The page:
Miles Warren’s Bruiser is methodical in its commitment to building tension, and the result is a fascinating portrait of youth in revolt.
Bruiser is methodical in its commitment to building tension, and the result is a fascinating portrait of youth in revolt. Miles Warren’s direction is finely tuned and his and Ben Medina’s script is just as crisp. The tone and performances take the film to an entirely different level. The cinematography, lighting, and pillar box all add layers to expand and complement the filmmaking. Best of all, the story knows precisely where it’s going and has no interest in holding the audience’s hand.
Darious (Till’s Jalyn Hall) returns to his rural town after a year at an expensive boarding school only to find that he hates his old friends and doesn’t get along with his stepdad Malcolm (Shamier Anderson). Darious tries to confide in his girlfriend from school, but she makes it clear she doesn’t want to talk as much as he wants to. As Darious begins to feel more and more isolated, his loneliness transforms into anger in the form of a fistfight with old friends. Bloodied and nursing hurt pride, he stumbles across Porter (Trevante Rhodes), a boathouse-dwelling drifter who offers him the friendship he desperately wants. After the encounter, Porter’s presence in Darious’ life begins to upset his mother Monica (Shinelle Azoroh), and leads to tension between Malcolm and Porter.
Violence is a virus. It can spread faster than mankind can stop it and once it takes hold of someone there is no telling when they will make their move. Bruiser builds upon that theme, developing it into a riveting family dynamic. Like a torch, the fire of violence is passed from father to son and back again. Hall, who stars in The CW’s All American, and Anderson (Awake) trade blows and words like prizefighters. Rhodes (Moonlight), on the other hand, manipulates the idea of violence to groom the young Hall and evoke the true brutality of violence to outwit Anderson, his counterpart.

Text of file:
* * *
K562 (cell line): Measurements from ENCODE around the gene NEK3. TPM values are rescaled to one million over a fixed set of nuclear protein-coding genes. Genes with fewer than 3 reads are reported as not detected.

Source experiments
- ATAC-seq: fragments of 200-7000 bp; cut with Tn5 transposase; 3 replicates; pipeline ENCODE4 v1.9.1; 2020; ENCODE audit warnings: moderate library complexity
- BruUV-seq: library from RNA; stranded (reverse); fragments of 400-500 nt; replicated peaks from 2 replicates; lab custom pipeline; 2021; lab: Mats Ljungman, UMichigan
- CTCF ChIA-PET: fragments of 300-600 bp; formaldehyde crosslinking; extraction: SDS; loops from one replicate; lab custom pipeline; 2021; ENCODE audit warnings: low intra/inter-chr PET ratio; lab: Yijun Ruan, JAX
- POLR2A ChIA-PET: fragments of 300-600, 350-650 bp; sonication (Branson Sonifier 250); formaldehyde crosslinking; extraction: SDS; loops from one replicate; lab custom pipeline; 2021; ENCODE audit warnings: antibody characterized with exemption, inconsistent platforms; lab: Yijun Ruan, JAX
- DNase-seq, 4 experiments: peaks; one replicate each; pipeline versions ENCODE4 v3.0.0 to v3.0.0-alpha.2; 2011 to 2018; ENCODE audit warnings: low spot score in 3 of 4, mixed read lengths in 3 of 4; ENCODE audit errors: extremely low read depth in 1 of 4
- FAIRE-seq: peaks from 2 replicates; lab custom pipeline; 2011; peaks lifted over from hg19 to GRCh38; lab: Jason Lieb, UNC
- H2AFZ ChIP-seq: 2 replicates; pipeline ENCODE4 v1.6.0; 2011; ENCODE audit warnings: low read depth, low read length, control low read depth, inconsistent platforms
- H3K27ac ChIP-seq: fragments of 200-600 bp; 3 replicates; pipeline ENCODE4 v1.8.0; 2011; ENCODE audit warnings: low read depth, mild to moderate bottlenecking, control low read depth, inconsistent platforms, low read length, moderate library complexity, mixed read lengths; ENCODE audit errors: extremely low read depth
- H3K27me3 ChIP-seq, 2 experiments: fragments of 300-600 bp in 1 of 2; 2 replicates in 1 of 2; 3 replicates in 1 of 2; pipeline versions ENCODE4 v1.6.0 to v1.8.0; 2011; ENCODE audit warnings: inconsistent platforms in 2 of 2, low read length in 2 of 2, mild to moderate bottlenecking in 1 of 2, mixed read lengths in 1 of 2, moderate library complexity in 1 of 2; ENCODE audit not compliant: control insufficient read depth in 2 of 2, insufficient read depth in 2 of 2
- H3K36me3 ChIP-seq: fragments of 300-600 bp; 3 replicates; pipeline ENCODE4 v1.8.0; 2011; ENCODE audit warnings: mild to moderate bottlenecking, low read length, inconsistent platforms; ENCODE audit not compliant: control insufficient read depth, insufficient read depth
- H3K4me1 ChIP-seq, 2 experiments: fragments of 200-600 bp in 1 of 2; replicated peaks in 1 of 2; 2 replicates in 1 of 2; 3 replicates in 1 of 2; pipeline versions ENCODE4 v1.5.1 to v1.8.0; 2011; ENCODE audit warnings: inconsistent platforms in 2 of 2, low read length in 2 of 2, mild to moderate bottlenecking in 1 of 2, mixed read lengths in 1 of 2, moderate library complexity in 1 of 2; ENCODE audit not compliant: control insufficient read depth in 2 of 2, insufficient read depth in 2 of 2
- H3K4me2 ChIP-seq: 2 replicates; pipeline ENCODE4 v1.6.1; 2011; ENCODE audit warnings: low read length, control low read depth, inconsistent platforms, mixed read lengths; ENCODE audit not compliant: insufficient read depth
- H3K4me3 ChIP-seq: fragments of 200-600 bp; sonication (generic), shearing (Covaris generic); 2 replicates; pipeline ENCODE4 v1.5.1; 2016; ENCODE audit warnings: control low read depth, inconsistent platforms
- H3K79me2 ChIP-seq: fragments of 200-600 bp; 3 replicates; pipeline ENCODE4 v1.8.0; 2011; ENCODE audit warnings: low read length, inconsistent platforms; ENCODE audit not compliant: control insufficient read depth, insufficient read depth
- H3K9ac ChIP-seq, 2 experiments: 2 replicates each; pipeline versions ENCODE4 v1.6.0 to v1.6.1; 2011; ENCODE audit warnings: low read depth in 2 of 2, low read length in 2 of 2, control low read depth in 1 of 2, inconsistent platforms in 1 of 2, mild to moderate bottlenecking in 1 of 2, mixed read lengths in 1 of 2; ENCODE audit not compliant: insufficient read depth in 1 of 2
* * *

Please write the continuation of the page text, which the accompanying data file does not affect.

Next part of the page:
Hall was outstanding in Till, and he is even better in Bruiser. Giving a quiet but conflicted performance, Hall is both compelling and aware enough to let his scene partners have room to breathe. Azoroh gives a heartfelt performance as the cool mom whose son doesn’t know he has the cool mom. But it’s Rhodes and Anderson who steal the film. The script brilliantly pits them against each other even though they have the same inner conflict. Rhodes plays the charming vagabond with a dark twinkle in his eye; the audience will instantly be taken by him. Shades of his pitch-perfect performance in Moonlight are on display here in a way that harkens to the best parts of Barry Jenkins’ masterpiece. Anderson is a volcano in every scene. Whether he is smiling through hyperventilating on the phone with a student loan officer or pummeling a man’s face in, he is either about to blow or exploding offscreen. The anxiety in his performance creeps under the audience’s skin in a wonderfully chaotic way.
The most impressive thing about Bruiser is that it is a Black film in the most natural way. Race plays a part in a father’s anxiety about getting his son attending a mostly white school. Race plays a part as two Black men beat the hell out of each other, but Medina’s script is perfectly aware of these themes while still not making it the center of the story. Warren’s film, a feature-length adaption of his 2021 short, is a vision of toxic masculinity that keeps one guessing. The filmmaking itself is just as intriguing. Some scenes are lit like horror movies, which fits perfectly in this psychological thriller. And though the movie isn’t shot on film, it is pillar boxed, giving it a claustrophobic feel in even the most tender scenes.
Bruiser is a classic tale of a father and son who are just not on the same page at this moment in their lives. The danger, of course, is that kids don’t know what they are doing and will turn to whatever seems easiest or most fun in a time of crisis. But a lost adult can be just as terrifying. The writing, direction, and acting are spectacular. The score by Robert Ouyang Rusli is stirring and never ceases to amaze. Among 2023’s film entries, Bruiser stands among the year’s best so far.
Bruiser is streaming on Hulu as of February 24. The film is 97 minutes long and is not rated.